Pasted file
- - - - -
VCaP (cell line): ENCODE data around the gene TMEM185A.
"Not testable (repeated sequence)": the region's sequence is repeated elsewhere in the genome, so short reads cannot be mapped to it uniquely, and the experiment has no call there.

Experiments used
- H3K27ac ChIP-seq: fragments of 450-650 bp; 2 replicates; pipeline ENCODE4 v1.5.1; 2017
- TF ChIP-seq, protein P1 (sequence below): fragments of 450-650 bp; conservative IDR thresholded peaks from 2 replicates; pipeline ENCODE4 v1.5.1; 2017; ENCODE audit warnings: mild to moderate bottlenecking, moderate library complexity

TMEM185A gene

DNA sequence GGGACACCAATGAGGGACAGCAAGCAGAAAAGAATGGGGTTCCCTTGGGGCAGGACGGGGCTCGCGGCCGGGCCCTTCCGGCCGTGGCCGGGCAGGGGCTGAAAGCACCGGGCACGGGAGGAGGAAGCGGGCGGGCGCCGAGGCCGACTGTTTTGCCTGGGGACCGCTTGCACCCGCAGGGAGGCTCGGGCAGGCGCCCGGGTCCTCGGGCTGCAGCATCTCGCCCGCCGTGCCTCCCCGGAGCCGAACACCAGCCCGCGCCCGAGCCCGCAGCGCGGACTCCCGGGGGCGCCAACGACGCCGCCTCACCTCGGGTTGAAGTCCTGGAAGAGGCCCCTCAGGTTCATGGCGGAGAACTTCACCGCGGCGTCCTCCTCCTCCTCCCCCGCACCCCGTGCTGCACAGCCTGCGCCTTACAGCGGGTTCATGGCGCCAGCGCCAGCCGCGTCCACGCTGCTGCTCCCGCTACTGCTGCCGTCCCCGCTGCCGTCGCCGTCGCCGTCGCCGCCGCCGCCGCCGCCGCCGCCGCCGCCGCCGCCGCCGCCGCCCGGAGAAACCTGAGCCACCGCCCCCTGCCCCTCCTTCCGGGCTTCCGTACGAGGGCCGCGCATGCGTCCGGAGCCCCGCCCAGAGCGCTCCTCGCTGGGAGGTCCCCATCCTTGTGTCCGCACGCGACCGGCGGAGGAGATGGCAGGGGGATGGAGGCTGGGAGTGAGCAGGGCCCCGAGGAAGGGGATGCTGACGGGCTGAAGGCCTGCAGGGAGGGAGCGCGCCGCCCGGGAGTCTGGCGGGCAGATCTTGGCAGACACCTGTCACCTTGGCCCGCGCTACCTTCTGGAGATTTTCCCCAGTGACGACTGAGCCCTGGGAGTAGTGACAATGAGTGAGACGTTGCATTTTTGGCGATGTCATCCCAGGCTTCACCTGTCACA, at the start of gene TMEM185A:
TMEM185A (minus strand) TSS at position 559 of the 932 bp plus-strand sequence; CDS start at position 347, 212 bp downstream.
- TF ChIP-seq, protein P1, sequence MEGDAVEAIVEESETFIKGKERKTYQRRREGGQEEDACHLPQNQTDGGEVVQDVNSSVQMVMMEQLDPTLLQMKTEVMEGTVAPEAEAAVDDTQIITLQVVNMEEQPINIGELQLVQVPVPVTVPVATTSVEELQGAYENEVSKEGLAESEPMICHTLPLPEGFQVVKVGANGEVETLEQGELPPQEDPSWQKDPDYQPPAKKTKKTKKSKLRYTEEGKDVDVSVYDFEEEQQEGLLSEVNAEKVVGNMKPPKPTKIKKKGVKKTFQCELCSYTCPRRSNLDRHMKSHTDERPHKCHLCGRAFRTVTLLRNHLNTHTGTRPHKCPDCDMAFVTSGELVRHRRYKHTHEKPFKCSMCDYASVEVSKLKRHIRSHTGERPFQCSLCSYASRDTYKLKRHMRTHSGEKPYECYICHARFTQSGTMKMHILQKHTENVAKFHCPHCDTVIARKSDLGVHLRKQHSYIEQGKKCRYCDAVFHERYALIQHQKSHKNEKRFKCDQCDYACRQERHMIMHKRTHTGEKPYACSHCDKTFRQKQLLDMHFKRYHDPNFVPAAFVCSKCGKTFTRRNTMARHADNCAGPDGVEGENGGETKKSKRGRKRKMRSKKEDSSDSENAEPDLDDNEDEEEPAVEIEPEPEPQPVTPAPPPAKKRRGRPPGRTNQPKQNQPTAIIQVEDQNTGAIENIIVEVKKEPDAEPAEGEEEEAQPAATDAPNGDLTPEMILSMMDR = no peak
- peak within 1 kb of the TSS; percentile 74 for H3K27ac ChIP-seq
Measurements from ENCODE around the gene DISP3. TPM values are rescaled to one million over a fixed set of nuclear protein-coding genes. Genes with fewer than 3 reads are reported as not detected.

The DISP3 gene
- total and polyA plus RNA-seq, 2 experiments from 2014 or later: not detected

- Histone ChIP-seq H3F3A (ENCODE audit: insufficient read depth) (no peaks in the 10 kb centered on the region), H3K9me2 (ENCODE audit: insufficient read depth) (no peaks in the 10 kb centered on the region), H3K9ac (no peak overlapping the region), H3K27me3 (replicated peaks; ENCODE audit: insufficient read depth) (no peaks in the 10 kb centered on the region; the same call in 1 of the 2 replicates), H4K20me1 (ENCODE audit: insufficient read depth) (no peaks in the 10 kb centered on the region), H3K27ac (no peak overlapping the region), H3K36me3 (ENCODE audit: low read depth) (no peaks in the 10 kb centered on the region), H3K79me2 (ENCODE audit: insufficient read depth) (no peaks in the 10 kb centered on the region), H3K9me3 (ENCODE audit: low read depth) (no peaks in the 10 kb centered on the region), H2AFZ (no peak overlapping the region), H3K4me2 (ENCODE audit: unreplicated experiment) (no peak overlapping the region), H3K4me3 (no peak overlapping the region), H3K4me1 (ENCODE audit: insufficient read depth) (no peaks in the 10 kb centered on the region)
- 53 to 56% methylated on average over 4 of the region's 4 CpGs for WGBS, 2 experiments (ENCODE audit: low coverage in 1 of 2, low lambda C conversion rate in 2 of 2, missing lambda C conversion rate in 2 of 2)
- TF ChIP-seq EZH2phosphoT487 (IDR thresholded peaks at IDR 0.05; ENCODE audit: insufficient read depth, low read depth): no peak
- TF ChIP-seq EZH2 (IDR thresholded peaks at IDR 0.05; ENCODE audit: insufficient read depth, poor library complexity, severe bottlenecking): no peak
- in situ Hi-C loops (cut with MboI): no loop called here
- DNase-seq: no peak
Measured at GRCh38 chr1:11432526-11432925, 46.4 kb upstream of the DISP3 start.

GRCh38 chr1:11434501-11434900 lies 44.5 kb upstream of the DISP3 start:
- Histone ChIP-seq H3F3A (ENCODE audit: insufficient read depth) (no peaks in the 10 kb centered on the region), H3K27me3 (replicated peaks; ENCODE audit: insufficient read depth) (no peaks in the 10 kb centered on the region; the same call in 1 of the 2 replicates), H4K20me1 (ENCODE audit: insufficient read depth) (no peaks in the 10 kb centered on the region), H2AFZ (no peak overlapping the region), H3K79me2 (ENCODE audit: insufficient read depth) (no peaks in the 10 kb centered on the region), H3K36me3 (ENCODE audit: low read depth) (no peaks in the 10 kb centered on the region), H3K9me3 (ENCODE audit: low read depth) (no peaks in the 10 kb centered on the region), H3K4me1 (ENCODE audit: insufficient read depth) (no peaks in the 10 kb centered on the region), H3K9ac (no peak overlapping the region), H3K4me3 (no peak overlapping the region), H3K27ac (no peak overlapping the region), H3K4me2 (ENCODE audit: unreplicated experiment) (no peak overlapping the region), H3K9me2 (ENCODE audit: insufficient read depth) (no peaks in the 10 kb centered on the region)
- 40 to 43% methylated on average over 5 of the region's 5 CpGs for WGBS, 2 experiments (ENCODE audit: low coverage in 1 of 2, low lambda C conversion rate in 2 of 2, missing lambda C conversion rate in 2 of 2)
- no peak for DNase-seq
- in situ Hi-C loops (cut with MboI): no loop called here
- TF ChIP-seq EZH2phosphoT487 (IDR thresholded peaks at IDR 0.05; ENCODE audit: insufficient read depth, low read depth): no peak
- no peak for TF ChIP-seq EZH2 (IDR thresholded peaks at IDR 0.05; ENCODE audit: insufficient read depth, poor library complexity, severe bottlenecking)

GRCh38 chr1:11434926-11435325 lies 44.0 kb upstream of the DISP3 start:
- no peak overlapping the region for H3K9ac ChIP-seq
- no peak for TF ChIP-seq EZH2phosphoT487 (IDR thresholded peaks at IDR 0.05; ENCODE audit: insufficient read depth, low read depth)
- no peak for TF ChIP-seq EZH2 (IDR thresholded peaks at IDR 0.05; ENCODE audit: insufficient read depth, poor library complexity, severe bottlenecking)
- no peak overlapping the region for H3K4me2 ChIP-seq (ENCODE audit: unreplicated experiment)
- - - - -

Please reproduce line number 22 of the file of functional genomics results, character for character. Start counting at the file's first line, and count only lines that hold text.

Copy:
- Histone ChIP-seq H3F3A (ENCODE audit: insufficient read depth) (no peaks in the 10 kb centered on the region), H3K27me3 (replicated peaks; ENCODE audit: insufficient read depth) (no peaks in the 10 kb centered on the region; the same call in 1 of the 2 replicates), H4K20me1 (ENCODE audit: insufficient read depth) (no peaks in the 10 kb centered on the region), H2AFZ (no peak overlapping the region), H3K79me2 (ENCODE audit: insufficient read depth) (no peaks in the 10 kb centered on the region), H3K36me3 (ENCODE audit: low read depth) (no peaks in the 10 kb centered on the region), H3K9me3 (ENCODE audit: low read depth) (no peaks in the 10 kb centered on the region), H3K4me1 (ENCODE audit: insufficient read depth) (no peaks in the 10 kb centered on the region), H3K9ac (no peak overlapping the region), H3K4me3 (no peak overlapping the region), H3K27ac (no peak overlapping the region), H3K4me2 (ENCODE audit: unreplicated experiment) (no peak overlapping the region), H3K9me2 (ENCODE audit: insufficient read depth) (no peaks in the 10 kb centered on the region)